Neoliberalism as language policy. Language in Society 42

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Piller & Cho, Neoliberalism as language policy. To be published in Language in Society 42(1), 2013. Pre-publication version.

Neoliberalism as language policy Ingrid Piller and Jinhyun Cho, Macquarie University

Abstract This article explores how an economic ideology, neoliberalism, serves as a covert language policy mechanism pushing the global spread of English. Our analysis builds on a case study of the spread of English as medium of instruction (MoI) in South Korean higher education. The Asian financial crisis of 1997/98 was the catalyst for a set of socio-economic transformations that led to the imposition of “competitiveness” as a core value. Competition is heavily structured through a host of testing, assessment and ranking mechanisms, many of which explicitly privilege English as a terrain where individual and societal worth are established. University rankings are one such mechanism structuring competition and constituting a covert form of language policy. One ranking criterion, “internationalisation,” is particularly easy to manipulate and strongly favours English MoI. We conclude by reflecting on the social costs of elevating competitiveness to a core value enacted on the terrain of language choice.

Keywords English as a Global language, Globalization, Higher education, Medium of instruction (MoI), Neoliberalism, South Korea, University rankings

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Piller & Cho, Neoliberalism as language policy. To be published in Language in Society 42(1), 2013. Pre-publication version.

Neoliberalism as language policy Ingrid Piller and Jinhyun Cho, Macquarie University

This world that appears to them as involved in an inevitable process of globalization, is in reality, and this is the worst of it, the product of a systematic, organized, and orchestrated policy. (Pierre Bourdieu, 2001)1

Introduction Between January and April of 2011 four students and one professor at the elite university Korea Advanced Institute of Science and Technology (KAIST) took their own lives. These suicides were widely covered in the media in South Korea (e.g., Ji, Jang, & Kim, 2011; Minjee Kim, 2011) and even internationally (e.g., McDonald, 2011; Staff Writer, 2011). The consensus that emerged in these media reports was that the pressure resulting from university reforms was to blame for these tragedies. It was particularly the fact that English had been introduced as the only medium of instruction (MoI) in this Korean institution that was singled out for blame. This article takes no stance as to whether English MoI did or did not play a role in these suicides as all we know about them comes from media reports. Rather, we ask how a state of affairs has come about where English is widely perceived to be the cause of immense social suffering in Korean society but where this linguistic burden is simultaneously embraced as natural and incontestable. We argue that to understand the spread of English – despite its obvious costs – one 2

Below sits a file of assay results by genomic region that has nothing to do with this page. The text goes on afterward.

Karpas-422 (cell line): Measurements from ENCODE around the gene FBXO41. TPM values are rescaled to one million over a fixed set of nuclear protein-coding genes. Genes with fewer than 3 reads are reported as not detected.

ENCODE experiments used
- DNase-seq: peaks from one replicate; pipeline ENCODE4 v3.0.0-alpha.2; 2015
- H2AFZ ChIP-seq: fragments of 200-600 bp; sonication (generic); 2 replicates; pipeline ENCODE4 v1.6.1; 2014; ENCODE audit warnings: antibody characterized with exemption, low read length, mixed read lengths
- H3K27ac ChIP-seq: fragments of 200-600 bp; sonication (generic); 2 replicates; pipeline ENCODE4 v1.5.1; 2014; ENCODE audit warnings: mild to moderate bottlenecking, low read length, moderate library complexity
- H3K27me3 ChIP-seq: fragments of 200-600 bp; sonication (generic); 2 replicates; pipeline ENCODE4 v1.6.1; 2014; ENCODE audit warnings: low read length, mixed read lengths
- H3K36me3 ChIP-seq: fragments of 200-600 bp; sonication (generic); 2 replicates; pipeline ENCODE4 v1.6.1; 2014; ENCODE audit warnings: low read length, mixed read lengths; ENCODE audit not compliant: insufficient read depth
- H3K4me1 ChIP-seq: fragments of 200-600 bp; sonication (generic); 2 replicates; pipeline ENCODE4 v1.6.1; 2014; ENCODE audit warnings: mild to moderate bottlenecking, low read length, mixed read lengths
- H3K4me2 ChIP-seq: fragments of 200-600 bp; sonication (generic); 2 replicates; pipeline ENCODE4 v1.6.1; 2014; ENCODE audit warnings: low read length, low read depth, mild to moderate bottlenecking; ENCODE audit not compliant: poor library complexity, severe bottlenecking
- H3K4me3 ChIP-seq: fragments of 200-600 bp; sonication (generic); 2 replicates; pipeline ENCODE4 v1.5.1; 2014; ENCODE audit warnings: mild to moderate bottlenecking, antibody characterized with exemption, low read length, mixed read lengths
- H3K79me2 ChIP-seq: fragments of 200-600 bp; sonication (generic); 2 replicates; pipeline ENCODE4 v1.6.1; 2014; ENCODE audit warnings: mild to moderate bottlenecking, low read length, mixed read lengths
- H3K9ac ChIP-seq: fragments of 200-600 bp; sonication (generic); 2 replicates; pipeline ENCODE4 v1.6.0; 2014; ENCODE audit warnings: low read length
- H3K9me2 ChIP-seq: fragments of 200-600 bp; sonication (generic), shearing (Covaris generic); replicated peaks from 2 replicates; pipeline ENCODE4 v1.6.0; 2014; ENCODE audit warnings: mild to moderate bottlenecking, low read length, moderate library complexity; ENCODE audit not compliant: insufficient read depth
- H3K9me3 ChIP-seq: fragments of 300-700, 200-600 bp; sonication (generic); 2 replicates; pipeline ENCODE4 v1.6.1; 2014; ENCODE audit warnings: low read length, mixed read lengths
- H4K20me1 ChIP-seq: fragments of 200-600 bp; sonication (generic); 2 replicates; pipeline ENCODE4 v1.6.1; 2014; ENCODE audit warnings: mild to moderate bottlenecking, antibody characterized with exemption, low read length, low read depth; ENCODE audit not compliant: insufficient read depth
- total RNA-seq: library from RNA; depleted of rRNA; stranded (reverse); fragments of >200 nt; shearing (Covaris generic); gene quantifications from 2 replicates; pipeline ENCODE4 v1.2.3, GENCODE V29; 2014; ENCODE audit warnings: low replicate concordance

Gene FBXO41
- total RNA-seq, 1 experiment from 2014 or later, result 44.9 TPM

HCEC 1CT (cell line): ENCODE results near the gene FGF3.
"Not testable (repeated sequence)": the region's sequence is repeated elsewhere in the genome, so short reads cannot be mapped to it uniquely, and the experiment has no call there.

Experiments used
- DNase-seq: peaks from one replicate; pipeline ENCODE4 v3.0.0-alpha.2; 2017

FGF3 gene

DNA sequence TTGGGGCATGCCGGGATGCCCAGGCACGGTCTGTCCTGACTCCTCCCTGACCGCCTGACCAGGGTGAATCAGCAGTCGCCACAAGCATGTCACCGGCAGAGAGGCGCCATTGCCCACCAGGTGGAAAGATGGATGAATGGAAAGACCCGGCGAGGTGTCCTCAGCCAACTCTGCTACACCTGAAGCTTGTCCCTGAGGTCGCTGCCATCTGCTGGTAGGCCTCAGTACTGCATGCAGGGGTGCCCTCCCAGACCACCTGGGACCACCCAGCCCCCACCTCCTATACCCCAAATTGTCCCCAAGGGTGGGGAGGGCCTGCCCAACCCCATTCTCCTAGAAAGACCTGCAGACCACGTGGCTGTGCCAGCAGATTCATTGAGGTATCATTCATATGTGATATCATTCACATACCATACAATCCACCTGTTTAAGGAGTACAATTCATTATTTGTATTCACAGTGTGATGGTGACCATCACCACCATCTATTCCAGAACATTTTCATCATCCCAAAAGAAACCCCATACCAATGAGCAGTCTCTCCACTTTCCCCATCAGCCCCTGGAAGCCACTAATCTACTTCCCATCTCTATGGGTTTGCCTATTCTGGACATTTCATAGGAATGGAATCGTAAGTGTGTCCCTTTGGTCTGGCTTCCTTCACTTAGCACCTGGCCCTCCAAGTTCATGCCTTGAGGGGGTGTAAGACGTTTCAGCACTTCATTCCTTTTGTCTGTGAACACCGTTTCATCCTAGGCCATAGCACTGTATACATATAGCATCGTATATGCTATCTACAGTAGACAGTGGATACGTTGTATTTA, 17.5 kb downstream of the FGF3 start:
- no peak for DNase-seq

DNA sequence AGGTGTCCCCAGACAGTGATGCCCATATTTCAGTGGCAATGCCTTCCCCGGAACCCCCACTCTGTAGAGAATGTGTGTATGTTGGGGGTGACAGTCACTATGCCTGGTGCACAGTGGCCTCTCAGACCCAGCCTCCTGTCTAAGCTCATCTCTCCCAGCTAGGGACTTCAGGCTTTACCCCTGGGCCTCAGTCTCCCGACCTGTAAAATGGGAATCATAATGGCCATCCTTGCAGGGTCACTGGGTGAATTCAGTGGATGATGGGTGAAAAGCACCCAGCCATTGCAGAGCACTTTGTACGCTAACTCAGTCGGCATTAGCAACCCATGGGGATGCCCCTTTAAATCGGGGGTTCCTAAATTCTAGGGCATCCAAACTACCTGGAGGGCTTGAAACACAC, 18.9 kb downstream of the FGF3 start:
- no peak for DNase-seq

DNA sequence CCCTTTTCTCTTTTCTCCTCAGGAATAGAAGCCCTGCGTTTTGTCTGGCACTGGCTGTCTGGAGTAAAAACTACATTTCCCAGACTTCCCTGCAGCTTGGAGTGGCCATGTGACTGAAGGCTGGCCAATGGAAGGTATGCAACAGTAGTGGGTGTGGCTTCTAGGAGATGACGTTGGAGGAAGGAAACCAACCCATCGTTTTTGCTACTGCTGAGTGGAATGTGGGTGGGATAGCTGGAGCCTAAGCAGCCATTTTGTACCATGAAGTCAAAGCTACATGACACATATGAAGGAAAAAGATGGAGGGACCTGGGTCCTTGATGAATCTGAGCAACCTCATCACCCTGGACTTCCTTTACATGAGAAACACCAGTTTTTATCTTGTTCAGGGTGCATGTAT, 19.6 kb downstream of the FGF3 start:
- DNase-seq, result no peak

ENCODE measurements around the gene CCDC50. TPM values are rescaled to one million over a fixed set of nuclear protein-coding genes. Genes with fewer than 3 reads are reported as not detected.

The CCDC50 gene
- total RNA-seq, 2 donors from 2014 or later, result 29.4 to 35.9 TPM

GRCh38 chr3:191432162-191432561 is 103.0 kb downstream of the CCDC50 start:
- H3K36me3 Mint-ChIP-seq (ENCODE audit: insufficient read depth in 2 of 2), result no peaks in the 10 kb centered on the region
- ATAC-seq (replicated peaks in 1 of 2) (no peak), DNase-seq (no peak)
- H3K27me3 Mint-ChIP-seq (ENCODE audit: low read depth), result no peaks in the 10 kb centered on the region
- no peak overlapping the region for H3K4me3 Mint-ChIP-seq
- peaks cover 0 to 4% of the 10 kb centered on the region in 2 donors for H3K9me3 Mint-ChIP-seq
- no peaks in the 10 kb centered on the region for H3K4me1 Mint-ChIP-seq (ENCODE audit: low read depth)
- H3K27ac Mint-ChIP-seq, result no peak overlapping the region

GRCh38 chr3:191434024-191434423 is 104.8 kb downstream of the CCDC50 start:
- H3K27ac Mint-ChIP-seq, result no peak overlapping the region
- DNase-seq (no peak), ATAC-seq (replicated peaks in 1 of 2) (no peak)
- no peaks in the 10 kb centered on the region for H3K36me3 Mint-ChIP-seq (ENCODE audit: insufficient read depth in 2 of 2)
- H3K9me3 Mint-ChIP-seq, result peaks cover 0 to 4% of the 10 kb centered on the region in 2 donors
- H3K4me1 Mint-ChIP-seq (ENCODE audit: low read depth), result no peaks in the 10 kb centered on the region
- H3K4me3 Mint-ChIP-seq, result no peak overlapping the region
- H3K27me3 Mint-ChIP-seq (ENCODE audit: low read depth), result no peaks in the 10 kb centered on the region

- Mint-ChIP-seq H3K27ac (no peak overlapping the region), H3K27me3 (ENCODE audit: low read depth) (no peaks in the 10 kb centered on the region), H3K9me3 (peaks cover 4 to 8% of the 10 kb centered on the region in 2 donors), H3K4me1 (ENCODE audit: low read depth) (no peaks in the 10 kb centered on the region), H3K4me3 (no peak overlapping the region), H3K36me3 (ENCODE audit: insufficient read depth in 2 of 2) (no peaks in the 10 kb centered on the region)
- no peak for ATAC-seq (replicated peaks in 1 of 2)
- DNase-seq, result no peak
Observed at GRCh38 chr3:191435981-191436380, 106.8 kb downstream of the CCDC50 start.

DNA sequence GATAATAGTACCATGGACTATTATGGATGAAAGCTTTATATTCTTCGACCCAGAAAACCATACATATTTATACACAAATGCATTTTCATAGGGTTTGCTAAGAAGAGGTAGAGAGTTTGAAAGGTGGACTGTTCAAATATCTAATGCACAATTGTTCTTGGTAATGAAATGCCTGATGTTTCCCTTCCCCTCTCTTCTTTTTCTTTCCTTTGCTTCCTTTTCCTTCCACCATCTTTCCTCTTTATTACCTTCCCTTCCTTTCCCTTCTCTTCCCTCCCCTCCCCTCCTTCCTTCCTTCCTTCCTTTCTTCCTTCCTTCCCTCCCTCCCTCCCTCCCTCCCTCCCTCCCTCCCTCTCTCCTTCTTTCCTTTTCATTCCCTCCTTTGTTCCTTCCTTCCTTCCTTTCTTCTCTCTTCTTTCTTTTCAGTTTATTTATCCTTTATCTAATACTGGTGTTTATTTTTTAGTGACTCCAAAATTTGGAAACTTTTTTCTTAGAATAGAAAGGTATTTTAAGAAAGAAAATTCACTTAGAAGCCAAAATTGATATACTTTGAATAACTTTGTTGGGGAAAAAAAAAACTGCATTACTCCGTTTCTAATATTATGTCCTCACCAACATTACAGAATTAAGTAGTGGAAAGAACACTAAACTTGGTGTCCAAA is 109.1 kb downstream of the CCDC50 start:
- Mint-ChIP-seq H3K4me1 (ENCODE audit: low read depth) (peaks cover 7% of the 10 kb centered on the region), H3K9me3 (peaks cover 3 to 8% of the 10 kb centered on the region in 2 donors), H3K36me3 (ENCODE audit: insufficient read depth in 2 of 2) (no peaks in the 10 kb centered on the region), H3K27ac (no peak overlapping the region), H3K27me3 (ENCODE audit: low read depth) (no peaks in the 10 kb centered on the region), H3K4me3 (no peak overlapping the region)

Piller & Cho, Neoliberalism as language policy. To be published in Language in Society 42(1), 2013. Pre-publication version.

has to look outside language and link language explicitly to the socio-economic order. Specifically, we are interested in the ways in which the global spread of neoliberal free market doctrines naturalizes the use of English as the language of global competitiveness. Neoliberalism is an economic doctrine that has undergirded the global expansion of advanced capitalism over the past three or four decades. Its basic idea is a resuscitation of 19th century laissez-faire (hence ‘neo-liberal’) capitalism based on Adam Smith’s competitive equilibrium model, in which the unregulated (hence ‘free’) market is assumed to work for the benefit of all if individual competition is given a free reign (cf. Stiglitz, 2002:74). While laissezfaire capitalism was abandoned as a result of the Labour Movements of the 19th and early 20th century and in the wake of the Great Depression and World War